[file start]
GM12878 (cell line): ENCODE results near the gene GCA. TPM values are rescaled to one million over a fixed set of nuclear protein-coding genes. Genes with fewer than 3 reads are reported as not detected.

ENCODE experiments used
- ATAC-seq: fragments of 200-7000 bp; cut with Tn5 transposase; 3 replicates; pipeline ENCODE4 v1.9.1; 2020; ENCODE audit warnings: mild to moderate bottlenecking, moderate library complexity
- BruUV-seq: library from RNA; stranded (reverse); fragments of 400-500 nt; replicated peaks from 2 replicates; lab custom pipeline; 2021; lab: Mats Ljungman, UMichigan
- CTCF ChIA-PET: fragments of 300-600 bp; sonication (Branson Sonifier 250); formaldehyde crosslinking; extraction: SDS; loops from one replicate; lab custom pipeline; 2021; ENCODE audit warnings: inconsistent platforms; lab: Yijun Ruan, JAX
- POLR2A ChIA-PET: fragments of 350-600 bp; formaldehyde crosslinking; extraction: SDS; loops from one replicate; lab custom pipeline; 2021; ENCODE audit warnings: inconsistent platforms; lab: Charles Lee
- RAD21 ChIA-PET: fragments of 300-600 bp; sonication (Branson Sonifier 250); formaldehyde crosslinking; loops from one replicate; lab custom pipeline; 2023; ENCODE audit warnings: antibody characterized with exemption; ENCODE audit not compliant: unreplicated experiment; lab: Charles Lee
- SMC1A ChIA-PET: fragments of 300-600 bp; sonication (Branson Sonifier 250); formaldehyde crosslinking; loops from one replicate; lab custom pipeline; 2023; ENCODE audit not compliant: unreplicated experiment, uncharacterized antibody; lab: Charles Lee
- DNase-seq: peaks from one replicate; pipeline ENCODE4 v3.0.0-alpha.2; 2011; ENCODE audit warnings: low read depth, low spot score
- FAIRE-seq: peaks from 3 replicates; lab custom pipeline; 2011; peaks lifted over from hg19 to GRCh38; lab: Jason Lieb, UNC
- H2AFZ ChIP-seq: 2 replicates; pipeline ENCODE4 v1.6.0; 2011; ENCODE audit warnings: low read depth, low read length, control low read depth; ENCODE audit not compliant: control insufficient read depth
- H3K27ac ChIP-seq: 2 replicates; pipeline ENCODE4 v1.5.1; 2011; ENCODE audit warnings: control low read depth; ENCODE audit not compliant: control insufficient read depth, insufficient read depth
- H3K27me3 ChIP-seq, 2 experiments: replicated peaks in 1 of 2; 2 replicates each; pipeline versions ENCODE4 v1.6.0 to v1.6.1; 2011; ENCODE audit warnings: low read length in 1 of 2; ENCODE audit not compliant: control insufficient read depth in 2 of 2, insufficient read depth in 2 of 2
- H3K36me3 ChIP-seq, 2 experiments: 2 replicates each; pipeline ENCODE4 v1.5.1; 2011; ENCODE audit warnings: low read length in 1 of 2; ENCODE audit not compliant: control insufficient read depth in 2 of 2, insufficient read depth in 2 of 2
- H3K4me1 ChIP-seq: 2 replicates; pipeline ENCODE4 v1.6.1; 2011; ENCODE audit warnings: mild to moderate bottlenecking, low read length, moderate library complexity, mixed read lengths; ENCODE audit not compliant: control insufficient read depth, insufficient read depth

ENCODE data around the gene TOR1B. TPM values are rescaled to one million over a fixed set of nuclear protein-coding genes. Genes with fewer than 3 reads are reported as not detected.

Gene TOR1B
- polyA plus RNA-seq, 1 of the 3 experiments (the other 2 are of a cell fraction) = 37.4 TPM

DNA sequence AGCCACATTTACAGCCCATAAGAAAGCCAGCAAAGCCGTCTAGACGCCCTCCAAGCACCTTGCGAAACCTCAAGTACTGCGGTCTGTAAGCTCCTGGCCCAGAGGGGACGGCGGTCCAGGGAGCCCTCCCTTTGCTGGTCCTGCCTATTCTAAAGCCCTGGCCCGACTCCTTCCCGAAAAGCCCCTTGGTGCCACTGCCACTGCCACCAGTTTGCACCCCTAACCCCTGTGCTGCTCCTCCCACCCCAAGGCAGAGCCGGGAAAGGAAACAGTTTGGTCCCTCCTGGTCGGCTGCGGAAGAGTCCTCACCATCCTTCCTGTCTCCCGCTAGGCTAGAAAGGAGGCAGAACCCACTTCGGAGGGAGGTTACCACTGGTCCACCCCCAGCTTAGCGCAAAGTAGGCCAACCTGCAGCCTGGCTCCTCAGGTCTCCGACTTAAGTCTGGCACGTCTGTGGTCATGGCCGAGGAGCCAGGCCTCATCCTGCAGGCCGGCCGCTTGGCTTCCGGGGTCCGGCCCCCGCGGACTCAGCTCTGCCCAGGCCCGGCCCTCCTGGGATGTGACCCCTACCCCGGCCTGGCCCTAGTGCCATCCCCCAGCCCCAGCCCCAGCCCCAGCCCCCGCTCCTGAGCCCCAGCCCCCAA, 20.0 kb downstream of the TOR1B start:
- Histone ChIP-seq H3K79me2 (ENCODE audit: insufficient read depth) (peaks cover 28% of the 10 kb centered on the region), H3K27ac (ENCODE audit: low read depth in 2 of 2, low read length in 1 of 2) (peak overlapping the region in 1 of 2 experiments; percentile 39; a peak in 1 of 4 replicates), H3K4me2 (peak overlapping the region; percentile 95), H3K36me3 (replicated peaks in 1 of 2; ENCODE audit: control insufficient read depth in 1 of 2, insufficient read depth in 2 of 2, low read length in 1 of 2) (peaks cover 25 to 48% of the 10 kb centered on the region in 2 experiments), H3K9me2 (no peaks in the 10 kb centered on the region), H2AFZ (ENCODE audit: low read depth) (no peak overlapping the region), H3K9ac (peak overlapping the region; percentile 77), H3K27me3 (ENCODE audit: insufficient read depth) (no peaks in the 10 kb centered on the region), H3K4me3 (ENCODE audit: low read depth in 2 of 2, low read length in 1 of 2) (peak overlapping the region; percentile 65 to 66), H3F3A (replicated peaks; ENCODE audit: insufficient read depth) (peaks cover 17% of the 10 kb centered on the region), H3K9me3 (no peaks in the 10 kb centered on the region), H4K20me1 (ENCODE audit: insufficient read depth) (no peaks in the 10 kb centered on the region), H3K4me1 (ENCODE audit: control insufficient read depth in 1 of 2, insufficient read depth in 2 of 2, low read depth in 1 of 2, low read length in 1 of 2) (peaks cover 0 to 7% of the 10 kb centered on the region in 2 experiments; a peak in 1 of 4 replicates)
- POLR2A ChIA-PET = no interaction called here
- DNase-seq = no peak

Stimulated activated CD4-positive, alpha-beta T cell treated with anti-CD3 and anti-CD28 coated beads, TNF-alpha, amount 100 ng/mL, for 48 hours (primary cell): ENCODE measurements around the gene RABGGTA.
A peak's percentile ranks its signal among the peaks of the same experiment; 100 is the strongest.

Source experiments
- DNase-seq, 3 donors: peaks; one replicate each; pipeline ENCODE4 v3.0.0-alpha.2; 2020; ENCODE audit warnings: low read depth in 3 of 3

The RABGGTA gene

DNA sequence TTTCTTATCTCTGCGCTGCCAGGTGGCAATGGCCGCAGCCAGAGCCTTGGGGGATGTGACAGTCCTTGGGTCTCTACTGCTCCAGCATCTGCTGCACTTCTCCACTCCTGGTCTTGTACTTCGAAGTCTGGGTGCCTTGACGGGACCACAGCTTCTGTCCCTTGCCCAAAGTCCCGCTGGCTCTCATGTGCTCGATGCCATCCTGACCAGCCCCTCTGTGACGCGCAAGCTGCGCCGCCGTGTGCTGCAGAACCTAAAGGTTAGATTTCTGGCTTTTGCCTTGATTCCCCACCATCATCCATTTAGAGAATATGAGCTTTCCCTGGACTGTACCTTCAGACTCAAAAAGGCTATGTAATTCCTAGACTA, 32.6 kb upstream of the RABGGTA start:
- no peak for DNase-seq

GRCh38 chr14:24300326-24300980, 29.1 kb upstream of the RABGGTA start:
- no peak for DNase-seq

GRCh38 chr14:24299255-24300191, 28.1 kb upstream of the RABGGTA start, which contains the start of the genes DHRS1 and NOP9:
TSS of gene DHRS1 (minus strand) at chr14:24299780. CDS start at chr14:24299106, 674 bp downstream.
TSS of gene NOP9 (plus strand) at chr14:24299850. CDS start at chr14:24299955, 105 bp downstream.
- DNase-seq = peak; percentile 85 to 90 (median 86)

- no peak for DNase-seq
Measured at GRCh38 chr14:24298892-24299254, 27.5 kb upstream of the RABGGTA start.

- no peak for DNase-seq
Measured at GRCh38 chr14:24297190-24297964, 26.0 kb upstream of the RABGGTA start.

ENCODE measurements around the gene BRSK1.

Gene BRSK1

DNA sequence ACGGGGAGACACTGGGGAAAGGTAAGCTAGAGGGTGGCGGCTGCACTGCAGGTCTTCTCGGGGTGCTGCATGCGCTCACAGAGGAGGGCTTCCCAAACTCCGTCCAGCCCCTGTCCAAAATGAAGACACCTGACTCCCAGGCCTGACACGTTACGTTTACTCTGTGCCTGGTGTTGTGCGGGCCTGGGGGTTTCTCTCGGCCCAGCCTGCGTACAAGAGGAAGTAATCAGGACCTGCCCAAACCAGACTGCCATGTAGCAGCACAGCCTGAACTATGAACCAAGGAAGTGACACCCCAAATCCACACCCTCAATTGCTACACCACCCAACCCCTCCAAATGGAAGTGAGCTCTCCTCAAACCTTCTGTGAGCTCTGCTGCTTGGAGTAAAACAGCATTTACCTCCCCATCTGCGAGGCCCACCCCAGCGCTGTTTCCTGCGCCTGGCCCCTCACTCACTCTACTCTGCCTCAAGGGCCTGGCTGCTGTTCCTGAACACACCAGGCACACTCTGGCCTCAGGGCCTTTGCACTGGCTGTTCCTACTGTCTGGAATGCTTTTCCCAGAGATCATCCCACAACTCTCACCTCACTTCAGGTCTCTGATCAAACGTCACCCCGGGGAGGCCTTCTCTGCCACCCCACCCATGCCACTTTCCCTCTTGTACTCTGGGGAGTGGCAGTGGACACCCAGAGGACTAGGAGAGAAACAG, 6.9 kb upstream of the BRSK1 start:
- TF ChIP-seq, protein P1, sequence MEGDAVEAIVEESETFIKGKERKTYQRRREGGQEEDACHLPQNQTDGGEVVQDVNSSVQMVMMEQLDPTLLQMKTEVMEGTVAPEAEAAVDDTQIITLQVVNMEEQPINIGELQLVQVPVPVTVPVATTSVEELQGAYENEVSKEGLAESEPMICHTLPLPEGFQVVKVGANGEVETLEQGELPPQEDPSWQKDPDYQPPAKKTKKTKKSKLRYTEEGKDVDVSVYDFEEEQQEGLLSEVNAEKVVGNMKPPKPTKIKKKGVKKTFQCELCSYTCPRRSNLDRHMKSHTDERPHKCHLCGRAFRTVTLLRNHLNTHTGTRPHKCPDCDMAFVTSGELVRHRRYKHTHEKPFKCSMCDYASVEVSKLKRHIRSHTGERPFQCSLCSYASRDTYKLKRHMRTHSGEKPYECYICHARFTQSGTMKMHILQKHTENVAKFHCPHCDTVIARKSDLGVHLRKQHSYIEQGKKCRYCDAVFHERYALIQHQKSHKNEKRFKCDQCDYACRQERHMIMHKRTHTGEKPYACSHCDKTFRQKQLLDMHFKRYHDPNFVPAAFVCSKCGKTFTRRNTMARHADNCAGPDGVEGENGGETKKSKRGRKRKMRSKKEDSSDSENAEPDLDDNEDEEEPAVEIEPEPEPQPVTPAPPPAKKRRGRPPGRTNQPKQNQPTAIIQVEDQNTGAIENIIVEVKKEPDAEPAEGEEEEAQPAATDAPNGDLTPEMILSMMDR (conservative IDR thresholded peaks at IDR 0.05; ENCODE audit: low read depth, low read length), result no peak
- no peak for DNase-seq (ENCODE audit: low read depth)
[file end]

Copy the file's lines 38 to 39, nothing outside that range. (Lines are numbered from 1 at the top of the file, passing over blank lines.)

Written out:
- no peak for DNase-seq
Measured at GRCh38 chr14:24297190-24297964, 26.0 kb upstream of the RABGGTA start.